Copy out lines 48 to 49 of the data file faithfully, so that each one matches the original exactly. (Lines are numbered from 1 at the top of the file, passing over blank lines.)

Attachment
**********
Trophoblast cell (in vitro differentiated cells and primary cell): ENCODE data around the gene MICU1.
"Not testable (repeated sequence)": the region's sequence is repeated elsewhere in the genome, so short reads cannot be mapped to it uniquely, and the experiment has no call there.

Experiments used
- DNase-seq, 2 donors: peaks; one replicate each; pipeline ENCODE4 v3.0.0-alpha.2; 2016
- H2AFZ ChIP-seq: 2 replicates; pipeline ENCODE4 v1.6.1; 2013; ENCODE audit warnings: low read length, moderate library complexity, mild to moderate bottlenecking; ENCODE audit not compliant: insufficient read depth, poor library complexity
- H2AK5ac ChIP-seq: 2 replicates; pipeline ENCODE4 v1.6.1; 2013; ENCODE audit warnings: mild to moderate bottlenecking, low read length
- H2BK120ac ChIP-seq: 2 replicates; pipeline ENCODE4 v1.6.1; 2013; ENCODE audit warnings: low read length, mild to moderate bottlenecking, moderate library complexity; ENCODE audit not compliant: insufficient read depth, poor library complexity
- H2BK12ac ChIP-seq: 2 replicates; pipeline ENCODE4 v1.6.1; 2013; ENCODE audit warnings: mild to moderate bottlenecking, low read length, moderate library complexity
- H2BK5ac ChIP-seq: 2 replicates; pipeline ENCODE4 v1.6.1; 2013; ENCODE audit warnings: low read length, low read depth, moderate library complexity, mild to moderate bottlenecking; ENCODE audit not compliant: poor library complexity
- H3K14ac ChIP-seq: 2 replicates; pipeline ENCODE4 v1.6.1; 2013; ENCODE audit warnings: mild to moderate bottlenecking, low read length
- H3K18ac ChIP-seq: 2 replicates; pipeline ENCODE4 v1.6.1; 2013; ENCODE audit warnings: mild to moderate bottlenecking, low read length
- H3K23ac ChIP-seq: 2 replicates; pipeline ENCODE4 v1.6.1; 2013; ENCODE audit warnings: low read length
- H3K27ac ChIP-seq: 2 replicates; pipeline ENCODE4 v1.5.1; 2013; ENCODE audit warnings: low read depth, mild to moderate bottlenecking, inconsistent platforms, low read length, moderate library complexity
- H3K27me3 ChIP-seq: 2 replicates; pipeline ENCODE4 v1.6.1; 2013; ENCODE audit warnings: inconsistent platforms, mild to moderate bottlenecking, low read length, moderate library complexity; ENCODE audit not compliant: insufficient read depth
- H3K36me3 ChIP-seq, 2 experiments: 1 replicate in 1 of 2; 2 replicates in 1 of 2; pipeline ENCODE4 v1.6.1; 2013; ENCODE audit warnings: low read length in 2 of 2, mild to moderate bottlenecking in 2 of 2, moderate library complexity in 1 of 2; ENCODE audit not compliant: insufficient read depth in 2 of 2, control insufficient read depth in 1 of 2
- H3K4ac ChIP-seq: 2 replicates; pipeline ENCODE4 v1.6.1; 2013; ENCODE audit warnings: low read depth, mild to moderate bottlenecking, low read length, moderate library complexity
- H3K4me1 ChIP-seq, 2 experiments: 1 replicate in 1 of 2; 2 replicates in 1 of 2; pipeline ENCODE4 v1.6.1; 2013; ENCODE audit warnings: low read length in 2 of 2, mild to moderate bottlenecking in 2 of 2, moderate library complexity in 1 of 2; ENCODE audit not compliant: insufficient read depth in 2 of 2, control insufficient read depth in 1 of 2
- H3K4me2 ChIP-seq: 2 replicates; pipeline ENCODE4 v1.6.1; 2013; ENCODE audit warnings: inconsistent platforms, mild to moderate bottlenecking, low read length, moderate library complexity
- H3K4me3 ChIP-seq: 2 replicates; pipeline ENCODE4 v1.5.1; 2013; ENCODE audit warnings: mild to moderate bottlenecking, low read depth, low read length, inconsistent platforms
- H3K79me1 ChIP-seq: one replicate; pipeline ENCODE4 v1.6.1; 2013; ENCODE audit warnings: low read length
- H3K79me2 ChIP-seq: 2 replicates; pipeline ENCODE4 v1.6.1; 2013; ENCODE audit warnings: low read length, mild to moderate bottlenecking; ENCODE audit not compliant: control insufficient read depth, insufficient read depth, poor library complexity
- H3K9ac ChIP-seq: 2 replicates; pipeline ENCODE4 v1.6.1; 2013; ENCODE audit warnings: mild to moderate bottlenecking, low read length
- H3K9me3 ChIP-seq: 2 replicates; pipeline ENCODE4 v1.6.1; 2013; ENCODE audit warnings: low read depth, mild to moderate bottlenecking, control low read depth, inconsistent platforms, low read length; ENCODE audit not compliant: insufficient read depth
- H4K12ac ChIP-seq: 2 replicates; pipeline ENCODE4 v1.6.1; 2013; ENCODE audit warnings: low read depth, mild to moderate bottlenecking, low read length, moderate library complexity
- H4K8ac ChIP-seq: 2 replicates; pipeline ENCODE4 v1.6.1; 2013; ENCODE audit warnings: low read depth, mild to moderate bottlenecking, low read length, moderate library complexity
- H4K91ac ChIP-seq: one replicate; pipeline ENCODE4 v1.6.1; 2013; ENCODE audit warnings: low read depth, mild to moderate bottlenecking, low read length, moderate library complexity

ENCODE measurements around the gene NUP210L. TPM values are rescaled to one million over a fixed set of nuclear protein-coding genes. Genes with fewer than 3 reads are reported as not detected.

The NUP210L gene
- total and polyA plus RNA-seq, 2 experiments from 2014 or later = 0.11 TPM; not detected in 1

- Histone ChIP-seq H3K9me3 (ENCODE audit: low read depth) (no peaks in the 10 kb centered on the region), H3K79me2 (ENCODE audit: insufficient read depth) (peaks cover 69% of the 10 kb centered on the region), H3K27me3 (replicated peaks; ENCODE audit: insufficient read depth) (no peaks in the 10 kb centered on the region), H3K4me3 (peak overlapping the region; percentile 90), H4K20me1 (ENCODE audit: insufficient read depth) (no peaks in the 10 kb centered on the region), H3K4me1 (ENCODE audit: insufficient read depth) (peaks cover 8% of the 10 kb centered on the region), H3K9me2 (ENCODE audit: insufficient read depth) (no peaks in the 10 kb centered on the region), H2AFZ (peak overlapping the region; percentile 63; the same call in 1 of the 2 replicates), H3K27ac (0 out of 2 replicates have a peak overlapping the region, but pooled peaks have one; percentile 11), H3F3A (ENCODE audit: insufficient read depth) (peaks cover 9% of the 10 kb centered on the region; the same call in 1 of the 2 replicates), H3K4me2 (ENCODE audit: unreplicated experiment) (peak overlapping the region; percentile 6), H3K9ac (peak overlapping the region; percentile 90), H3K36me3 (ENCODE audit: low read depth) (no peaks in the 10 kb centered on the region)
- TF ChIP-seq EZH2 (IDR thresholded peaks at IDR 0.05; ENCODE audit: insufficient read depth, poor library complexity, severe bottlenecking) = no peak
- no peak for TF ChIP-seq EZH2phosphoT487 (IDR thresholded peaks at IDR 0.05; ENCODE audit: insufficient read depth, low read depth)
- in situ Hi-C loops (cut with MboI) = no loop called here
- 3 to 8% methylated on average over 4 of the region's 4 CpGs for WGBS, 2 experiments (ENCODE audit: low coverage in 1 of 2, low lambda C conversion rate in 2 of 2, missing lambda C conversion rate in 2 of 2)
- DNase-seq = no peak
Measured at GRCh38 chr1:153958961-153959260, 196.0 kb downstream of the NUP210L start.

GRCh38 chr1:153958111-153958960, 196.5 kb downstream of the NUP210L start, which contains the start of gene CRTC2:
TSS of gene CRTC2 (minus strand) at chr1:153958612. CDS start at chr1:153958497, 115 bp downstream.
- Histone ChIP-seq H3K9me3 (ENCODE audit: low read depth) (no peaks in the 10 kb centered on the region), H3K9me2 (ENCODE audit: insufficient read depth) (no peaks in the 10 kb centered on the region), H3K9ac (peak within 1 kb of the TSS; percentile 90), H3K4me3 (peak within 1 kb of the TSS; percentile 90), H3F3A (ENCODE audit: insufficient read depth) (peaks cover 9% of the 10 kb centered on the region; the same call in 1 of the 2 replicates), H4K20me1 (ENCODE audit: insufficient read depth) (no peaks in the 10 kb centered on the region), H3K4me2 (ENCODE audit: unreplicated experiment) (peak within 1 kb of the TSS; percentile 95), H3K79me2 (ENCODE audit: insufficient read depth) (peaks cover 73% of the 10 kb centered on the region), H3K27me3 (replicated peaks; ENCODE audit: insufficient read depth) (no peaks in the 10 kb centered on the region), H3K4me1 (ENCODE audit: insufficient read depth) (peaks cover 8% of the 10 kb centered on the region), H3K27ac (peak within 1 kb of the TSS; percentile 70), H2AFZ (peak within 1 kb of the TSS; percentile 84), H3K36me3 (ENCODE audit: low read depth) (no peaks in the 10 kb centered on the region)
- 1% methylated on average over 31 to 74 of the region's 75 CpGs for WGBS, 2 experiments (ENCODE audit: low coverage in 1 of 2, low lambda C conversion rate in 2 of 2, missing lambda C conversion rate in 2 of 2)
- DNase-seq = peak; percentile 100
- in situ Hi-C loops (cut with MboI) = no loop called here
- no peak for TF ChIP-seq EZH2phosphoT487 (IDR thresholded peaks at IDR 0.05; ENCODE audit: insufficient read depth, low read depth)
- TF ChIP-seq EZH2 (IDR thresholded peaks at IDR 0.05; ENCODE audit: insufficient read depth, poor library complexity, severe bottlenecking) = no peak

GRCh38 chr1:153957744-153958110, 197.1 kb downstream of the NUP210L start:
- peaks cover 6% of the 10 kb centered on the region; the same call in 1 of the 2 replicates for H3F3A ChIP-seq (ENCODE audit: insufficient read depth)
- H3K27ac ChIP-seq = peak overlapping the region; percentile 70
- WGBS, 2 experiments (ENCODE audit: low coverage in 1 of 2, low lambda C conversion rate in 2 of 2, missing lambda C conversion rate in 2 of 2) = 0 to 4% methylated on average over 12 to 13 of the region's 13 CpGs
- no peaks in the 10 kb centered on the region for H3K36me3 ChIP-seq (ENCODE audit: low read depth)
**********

- WGBS, 2 experiments (ENCODE audit: low coverage in 1 of 2, low lambda C conversion rate in 2 of 2, missing lambda C conversion rate in 2 of 2) = 0 to 4% methylated on average over 12 to 13 of the region's 13 CpGs
- no peaks in the 10 kb centered on the region for H3K36me3 ChIP-seq (ENCODE audit: low read depth)